Does the Scottish Government have the power to put the country on lockdown?

Boris Johnson coronavirus press conference

Boris Johnson was quoted last week on ITV's This Morning toying with the idea that we should perhaps just allow the Coronavirus to pass through the population.  He told Philip Schofield, "perhaps you could take it on the chin, take it all in one go and allow the disease, as it were, to move through the population, without taking as many draconian measures."

While countries around the world close their borders, cancel flights, shut down schools and ban mass gatherings, Johnson and the UK's Tory Government decided to do nothing.

Only last night, Johnson decided to follow Scotland's lead by banning mass gatherings.  Even the state broadcaster, the BBC used the phrase "will follow Scotland's lead."  Surprising?  Not really.  It was inevitable that Johnson's ageing core support would react badly to Johnson's inaction.  He only changed course because he has realised that it would damage him politically.

Telling people just to keep calm and carry on is not an appropriate response.

Johnson's advisers have suggested that a herd immunity would be required in order to prevent the virus from returning in the future and striking on mass.  It is being suggested by many onlookers that Johnson seems to be very deliberately doing as little as possible in order to protect the economy.

So now to the question, "does Scotland have the power to put the country on lockdown?"  Well it depends on what you define as lockdown.

Quite obviously we do not have full powers, because the Scottish Government is currently a devolved administration, a secondary administration to the UK Government.  We have limited powers to control the spread of the virus and to ease the burden on the Scottish NHS with extremely limited control over our own tax revenues and borrowing power.

many loved ones will die, Boris Johnson, Coronavirus, Daily Mail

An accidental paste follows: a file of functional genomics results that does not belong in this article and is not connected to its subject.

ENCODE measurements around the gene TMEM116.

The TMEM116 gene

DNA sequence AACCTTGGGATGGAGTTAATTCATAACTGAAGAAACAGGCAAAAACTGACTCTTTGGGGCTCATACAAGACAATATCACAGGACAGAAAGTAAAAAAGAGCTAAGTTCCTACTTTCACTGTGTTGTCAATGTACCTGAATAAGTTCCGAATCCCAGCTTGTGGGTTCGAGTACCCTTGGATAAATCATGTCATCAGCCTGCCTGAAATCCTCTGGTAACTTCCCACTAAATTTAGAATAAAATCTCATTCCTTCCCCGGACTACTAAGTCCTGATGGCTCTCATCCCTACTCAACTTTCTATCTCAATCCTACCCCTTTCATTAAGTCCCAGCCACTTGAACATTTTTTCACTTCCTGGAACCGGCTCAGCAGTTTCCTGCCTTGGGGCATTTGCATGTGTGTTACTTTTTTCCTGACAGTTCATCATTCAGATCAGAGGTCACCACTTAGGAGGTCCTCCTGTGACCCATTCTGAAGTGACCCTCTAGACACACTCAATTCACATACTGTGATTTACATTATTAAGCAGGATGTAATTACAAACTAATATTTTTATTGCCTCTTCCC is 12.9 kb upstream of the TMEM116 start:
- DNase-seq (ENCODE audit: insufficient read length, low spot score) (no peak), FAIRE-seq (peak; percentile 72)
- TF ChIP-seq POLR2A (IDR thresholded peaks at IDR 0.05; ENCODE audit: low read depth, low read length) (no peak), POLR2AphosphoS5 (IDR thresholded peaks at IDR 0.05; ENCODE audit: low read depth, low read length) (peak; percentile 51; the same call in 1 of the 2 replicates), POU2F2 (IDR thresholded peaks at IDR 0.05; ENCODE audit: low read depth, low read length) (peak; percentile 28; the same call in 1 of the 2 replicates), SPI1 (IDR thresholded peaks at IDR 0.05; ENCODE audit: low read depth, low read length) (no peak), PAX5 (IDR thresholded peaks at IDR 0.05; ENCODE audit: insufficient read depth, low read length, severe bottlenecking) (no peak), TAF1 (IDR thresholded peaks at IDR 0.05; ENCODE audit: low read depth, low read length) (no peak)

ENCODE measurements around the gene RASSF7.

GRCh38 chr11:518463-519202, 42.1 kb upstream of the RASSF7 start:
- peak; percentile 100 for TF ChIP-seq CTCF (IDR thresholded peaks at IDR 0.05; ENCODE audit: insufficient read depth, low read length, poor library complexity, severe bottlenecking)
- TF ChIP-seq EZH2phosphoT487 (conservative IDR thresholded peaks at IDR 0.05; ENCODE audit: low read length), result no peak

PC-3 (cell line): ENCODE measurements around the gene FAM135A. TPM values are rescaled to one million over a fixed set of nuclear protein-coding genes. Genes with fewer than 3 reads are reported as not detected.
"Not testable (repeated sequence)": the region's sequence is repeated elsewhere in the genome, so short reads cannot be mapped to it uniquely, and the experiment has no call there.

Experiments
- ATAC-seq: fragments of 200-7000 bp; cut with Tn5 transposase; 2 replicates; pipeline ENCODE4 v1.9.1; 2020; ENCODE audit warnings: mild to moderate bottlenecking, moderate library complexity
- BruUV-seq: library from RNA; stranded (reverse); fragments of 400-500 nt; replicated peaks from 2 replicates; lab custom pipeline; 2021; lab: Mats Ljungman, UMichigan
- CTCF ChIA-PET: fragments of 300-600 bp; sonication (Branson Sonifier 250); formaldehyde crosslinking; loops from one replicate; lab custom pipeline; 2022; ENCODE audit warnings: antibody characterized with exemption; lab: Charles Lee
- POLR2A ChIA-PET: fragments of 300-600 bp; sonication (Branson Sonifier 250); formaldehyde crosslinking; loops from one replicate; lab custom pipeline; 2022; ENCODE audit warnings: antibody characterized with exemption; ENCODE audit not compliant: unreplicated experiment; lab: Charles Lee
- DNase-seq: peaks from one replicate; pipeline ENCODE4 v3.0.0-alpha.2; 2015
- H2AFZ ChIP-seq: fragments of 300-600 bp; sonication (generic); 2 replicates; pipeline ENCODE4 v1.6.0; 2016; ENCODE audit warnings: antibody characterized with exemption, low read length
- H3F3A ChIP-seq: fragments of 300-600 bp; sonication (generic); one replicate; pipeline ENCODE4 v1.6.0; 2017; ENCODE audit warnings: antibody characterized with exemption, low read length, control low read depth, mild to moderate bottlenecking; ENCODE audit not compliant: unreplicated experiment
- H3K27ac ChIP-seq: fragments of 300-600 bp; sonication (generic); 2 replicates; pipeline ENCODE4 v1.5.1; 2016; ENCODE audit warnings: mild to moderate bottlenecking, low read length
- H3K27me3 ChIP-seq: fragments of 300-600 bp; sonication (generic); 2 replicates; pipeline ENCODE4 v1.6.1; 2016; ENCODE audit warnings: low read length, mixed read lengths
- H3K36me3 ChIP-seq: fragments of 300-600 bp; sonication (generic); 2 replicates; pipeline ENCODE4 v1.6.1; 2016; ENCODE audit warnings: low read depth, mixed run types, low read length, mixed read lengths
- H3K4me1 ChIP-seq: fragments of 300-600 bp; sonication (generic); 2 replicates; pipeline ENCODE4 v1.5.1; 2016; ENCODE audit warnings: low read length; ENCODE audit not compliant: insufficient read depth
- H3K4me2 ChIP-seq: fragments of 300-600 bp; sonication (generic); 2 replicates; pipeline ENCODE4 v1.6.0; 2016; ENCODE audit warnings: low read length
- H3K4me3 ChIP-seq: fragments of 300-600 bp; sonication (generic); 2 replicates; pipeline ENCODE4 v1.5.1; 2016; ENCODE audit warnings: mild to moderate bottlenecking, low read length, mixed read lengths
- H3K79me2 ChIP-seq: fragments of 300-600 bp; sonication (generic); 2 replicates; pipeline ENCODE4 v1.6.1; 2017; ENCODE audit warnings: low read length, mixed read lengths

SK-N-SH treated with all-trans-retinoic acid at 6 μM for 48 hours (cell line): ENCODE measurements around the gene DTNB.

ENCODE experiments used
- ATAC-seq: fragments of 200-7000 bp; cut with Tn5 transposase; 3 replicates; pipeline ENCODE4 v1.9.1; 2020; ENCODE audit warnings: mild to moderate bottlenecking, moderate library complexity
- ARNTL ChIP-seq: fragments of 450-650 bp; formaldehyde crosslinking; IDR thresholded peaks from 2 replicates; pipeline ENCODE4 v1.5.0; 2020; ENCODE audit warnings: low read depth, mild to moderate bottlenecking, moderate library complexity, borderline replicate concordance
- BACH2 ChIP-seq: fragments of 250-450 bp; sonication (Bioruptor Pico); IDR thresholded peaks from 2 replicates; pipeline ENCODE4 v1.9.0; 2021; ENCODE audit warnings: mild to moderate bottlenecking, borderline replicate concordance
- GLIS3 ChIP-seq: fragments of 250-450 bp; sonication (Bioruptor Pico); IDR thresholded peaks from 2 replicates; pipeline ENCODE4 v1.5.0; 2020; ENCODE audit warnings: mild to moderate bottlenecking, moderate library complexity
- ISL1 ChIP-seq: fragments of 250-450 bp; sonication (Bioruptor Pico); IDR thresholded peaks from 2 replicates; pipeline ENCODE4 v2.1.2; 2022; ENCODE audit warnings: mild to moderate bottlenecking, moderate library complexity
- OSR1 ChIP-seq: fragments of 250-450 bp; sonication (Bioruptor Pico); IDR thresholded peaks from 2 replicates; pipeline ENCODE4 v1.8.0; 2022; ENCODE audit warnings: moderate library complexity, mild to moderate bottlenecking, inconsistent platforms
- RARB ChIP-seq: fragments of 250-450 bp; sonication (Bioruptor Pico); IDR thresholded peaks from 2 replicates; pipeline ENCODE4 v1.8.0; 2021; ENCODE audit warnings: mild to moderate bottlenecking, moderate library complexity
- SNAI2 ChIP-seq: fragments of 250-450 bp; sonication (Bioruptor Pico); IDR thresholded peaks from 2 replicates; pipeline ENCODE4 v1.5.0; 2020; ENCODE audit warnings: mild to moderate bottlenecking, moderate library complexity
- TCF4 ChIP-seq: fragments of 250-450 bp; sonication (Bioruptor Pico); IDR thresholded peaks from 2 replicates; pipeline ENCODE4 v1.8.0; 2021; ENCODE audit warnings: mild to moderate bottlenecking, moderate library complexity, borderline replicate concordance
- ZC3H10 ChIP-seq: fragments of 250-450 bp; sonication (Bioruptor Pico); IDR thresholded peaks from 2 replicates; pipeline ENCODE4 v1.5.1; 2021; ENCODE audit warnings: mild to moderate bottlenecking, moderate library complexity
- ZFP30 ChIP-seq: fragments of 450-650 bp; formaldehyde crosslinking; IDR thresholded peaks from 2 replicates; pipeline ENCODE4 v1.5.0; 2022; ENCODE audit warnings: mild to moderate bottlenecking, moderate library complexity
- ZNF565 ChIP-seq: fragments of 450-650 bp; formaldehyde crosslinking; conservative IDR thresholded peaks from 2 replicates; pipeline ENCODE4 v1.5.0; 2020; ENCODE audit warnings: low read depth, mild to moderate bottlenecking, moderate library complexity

Whilst it is true that health is devolved, and that we can take lots of strategic action to reduce the spread of the virus, lots of the big decisions can only be made by the UK Government.

For example, the decision to ban flights from certain countries into Scotland lies with the UK Government.  At the moment the UK Government have done very little in the way of preventing people from infected areas entering the country.  In fact, they've suggested during press conferences that it's too late to prevent the spread of the virus and that they will now concentrate on delaying the spread, to ease the burden on the health system.

If Scotland were an independent country, we would of course have 100% control over our tax revenues, and the Scottish Government could for example, suspend other spending priorities, in order to add more funds to the NHS.  We would also be able to cancel flights.

But that doesn't mean that the Scottish Government is completely helpless.  Far from it.  They are already utilizing their limited powers in order to contain the spread of the virus by publishing detailed health advice, and by banning mass gatherings of 500 or more.  A new helpline was announced today for Scottish businesses worried about Covid 19.  They have also issued guidelines for people in the workplace.

ScotGov have also assured overseas visitors to Scotland, regardless of their residency status, that they will be exempt from NHS charges for treatment of Covid 19.  They have also issued travel advice with regard to the virus.  They are also working closely with the Welsh Government, the Northern Ireland Executive, and the UK Government in order to deal with the crisis.

The Scottish Government have also decided that planned Cancer operations should go ahead.

All football games have been called off, including the Rangers/Celtic game on Sunday.

Perhaps now is the time that the Scottish Government should begin to test the limits of the powers that they do have in order to deal with this crisis effectively and to reduce the harm that it does to the country?  For example, banning flights from affected areas as a very minimum?  We do not have the legal powers to do this, without consent from the UK Government.  But isn't it time we tested the limits in order to protect our citizens?

One thing we should be thankful for, is that Scotland has the best performing NHS within the UK.  That is widely acknowledged, and so we can be assured that any seriously ill people should get the treatment that they require.  But that obviously depends on the ability to slow down the spread of the virus and alleviating the pressure from the NHS.


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